6.         --exits the pipeline and returns the response back to the browser  
  7.     } else {  
  8.         console.log(req.url);  
  9.         next();  
  10.         -- //calls the next middleware/request handler in the pipeline  
  11.     }  
  12. });  

Next comes the custom middleware which kind of simulates a logic to perform some authentication on a protected route before actually moving the execution to the request handler. In our example, we take the assumption that we are making the request to the route "/books" as an anonymous user without any authentication and thereby, any attempt to access the mentioned route should be returned with a status code of 401 (Unauthorized). Otherwise, if the user makes a request to some other route, the middleware will do its job and the request will then flow down the pipeline to execute the next middleware or request handler. In this case, it shall move to the next middleware.

  1. app.use((req, res, next) => {  
  2.     console.log(`${req.url} route hit at ${new Date().toLocaleDateString()}`);  
  3.     next();  
  4.     -- //calls the next middleware/request handler in the pipeline  
  5. });  

This middleware shall simply log the time of the request to the console which in a way can be seen as an analogue to performing some kind of logging before the request is processed by the application.

Note that if we omit the next() call here and the user makes a request to the "/" route, the request will not be able to move to the request handler and the application will get stuck.

  1. app.get("/", (req, res, next) => { //request handler for the "/" route  
  2.     res.send("root request route..."); //sends the response back to the browser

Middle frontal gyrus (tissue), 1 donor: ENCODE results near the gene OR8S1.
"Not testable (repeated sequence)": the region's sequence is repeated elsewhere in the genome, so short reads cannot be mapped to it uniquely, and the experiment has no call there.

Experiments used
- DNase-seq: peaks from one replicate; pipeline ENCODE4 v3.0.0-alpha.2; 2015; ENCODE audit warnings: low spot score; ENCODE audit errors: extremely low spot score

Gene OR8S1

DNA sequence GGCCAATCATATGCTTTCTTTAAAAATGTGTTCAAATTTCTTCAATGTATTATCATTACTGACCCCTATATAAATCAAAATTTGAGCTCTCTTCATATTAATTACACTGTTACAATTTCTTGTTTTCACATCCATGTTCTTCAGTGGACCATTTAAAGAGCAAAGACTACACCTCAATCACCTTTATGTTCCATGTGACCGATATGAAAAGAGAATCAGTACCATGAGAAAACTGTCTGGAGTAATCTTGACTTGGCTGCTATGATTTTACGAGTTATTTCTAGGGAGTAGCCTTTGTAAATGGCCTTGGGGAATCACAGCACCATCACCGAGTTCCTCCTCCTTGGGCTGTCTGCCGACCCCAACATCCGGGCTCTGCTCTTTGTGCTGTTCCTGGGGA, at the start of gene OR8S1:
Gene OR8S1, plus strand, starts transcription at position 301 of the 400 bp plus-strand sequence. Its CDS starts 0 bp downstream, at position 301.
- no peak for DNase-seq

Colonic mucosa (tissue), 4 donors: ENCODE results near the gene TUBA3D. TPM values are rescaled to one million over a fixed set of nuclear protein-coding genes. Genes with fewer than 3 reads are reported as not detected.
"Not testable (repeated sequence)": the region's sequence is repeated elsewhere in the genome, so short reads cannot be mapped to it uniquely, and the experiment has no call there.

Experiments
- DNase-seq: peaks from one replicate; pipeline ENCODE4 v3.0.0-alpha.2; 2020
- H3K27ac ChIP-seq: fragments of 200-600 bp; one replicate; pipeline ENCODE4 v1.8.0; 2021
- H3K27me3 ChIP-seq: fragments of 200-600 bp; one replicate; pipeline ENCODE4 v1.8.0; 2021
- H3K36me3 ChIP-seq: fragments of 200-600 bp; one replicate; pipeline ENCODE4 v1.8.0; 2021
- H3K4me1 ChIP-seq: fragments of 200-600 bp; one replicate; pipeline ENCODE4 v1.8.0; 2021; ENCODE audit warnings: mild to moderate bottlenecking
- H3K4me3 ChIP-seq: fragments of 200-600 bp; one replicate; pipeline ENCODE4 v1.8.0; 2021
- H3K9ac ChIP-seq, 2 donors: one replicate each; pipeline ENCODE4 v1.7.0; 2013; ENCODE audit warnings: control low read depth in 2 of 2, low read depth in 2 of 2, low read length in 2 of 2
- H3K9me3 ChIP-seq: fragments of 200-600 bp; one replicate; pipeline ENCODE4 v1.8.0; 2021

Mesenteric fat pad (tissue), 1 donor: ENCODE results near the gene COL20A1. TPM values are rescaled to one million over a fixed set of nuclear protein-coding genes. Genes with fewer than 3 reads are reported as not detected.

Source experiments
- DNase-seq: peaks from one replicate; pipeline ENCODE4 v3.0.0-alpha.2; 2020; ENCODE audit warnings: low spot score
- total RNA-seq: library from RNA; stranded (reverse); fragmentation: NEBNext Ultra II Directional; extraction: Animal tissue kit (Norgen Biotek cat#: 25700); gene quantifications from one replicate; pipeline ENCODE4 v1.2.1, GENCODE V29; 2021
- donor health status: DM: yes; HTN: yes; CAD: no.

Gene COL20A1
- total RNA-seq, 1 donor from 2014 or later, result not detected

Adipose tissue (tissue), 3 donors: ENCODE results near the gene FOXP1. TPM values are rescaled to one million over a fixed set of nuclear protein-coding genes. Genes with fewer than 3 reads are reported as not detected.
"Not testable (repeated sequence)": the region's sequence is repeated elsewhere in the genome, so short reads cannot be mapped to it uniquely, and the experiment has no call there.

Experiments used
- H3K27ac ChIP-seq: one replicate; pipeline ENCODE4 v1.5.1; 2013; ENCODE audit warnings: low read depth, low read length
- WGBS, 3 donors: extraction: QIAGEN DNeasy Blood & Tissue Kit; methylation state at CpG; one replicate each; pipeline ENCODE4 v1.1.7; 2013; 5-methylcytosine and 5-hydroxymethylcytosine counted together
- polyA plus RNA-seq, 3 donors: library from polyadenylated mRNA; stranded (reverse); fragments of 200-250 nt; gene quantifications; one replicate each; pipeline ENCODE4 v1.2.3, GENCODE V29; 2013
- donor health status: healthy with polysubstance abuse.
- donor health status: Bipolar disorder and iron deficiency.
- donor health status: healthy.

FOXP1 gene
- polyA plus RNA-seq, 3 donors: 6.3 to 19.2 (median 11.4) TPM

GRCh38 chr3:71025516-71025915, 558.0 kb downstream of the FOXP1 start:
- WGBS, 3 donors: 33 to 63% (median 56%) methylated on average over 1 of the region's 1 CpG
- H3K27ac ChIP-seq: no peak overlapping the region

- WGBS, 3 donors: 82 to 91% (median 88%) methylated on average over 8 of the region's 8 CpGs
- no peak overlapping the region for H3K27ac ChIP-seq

3.     next();  
  4.     --calls the final middleware in the pipeline  
  5. });  

After traversing down a couple of middlewares, then if the request url matches to the root route i.e. "/", the request handler provided above shall be triggered and shall return the desired response back to the browser. Post sending the response, the next() function will again invoke the next middleware if any is in the request pipeline.

  1. app.use("/", (req, res) => {  
  2.     console.log("From the Terminal middleware...");  
  3.     console.log("Doing the post request handling cleanup...");  
  4. });  

This middleware function does the cleanup work post request handling which in this case is simply logging something to the console. Note that this middleware gets invoked specifically when the "/" route is accessed by the user as denoted by the first argument to the app.use() method. This implies that we can also cause a middleware to be included in the pipeline only when the request is made to a specific route.

One more thing that needs to be taken into account is the order of execution of the middleware functions. The functions get executed in the same order in which they are declared.

As a brief side note, Express also provides us with an error handling middleware that automatically takes care of catching the exception encountered in any of the middlewares in the pipeline and then aggregates them and sends back as a response.

That's all I have for Express middlewares. Please feel free to drop in your views on the same as I look forward to being back with some more interesting content very soon.

Happy Coding!!!